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Terrible teens: Tips for eating disorder recovery

Ellen Coy is a mom to three teens and wife to a husband of many, many years, but she married young so she still thinks she's pretty hip. She's written a lot of things for a lot of places but she can't tell you where or what. Terrible Tee...

What I've learned while my daughter is in recovery for an eating disorder

My daughter is currently in recovery for an eating disorder.

She went through a 20-week intensive outpatient program (IOP) to recover from ARFID, Avoidant Restricted Food Intake Disorder. It's been a real struggle for her and the whole family to learn new behaviors and therapies. It's a constant to stay in recovery and work toward being well when it comes to having an eating disorder and there are some things I've taken away from living with a person who has an eating disorder. I hope some of this information will help you if you have a loved one with an eating disorder.

It's never about the food. One of the first lessons I learned in our own parent group was that an eating disorder is not about the food. Your child is trying to gain some sort of control over something. That "something" may have been a traumatic experience/incident in her life. When working with your child in recovery, you get permission to stop being the "food police." No more, "Should you eat this, should you not eat that?"

We don't own a scale. It's not important how much a person weighs. That number does not equate how much someone is valued or loved and it shouldn't be a priority, especially if you're dealing with a person with an eating disorder. If your teen is constantly monitoring her weight, this could be a sign of an eating disorder.

And, not but. I was taught to retrain my way of speaking to my daughter, to encourage her and help her to become well. When I spoke to her, I needed to use positive reinforcement on what I needed her to do. In doing so, I switched out the word "but" to "and." It's really hard to do, and fascinating to see what kinds of changes can occur (see what I just did there?). Here's a perfect example: "I'm really glad you cleaned your bathroom and it would be great if you could clean your room too!"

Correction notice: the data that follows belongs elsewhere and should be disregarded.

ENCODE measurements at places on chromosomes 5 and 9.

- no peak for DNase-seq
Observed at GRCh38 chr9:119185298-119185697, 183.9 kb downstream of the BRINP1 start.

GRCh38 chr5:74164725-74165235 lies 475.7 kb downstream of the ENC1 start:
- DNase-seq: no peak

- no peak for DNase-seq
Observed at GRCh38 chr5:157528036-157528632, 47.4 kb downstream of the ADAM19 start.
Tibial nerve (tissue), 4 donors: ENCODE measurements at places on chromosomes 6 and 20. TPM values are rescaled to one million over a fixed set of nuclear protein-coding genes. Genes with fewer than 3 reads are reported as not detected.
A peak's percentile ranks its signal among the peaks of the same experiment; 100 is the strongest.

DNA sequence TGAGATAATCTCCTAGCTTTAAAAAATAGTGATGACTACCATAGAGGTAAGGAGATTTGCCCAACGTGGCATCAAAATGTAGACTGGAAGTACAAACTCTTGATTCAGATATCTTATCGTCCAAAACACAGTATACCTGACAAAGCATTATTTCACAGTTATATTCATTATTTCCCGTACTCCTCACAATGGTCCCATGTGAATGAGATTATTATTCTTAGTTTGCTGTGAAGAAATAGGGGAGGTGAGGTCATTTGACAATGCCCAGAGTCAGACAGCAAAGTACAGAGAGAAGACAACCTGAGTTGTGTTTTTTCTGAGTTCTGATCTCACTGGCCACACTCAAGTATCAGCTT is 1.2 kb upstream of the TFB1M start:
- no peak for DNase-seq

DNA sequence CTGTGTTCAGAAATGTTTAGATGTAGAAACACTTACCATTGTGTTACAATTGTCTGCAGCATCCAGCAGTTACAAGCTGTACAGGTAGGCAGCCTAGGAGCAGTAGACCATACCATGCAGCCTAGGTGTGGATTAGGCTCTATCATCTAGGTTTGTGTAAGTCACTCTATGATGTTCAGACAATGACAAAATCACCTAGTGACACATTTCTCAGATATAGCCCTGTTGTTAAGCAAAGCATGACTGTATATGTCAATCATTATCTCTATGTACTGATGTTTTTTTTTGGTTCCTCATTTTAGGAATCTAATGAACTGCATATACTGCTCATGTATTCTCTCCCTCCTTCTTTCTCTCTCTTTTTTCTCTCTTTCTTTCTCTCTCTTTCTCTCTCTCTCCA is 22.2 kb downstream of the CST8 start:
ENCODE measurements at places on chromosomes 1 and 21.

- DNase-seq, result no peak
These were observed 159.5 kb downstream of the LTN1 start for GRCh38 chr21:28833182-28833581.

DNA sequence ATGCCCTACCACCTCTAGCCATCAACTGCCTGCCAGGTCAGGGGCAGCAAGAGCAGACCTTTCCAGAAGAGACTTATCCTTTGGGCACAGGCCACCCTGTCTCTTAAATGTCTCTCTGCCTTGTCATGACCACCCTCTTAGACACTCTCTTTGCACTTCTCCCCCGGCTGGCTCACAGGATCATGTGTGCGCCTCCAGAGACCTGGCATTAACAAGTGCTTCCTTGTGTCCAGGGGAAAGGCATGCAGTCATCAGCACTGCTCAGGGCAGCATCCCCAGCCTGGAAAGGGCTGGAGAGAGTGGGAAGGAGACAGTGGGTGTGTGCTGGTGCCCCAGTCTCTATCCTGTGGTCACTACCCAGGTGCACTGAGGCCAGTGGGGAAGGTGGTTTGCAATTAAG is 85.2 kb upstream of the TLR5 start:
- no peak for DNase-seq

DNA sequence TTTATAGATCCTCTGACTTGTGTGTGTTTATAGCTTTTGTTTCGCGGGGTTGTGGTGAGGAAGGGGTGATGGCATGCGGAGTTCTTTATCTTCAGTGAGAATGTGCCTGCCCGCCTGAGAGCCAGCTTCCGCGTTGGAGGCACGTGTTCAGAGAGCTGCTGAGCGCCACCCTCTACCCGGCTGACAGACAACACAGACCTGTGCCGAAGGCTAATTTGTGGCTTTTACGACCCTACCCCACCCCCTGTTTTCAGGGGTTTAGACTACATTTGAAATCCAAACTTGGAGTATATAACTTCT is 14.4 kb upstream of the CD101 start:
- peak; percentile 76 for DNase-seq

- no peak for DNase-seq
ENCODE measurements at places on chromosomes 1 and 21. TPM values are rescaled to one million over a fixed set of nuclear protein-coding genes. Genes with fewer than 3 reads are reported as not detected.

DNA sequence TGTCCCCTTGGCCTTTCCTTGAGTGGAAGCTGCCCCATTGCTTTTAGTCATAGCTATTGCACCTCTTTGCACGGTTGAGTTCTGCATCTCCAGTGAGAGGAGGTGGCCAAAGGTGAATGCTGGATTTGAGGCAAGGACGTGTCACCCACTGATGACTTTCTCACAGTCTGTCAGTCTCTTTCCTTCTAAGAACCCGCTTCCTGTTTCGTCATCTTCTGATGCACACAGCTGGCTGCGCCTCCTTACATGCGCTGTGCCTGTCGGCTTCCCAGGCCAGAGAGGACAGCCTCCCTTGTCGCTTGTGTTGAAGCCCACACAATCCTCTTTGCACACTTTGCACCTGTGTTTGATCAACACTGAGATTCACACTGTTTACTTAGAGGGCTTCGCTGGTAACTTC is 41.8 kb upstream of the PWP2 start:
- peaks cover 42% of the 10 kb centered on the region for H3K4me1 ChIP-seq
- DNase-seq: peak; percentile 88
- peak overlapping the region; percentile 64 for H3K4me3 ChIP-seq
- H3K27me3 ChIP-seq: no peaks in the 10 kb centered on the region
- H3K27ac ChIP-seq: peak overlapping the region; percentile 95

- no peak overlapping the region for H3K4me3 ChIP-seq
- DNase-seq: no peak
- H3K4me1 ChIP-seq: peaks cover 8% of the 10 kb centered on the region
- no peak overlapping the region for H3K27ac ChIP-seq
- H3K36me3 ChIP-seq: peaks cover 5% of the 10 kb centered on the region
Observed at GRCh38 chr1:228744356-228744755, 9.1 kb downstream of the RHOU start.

Validation. Validate what your teen is feeling. It's important to repeat what she is telling you so that she knows you are listening, and then ask what she needs. Do not give your teen saltines if she is asking for water, which is another great lesson I learned from a wonderful therapist. (Saltines just make you want more water!)

Emotions are necessary. Emotions are a vital part of everyone's makeup, and need to be felt. One of the worst days we had during recovery, I just came home and cried. All I needed to do was to cry. It was an emotion I felt — sadness — and I had to let it go. Afterward, I felt better. Emotions teach us what we need. I felt sad, I needed to cry. I felt better. End emotion.

If you have a loved one who needs help with an eating disorder, please talk to your pediatrician and look into available programs. There are options to help your child. I never thought we'd be where we are now — with a happy, thriving teenage daughter who is no longer fearful of food. My daughter struggled her whole life with physically not being able to try new foods, and not being comfortable in social settings that involved food. Her whole life has completely changed thanks to therapy.

More on eating disorders

What is disordered eating?
Does your teen have an eating disorder?
I never wanted to be the mom with the eating disorder

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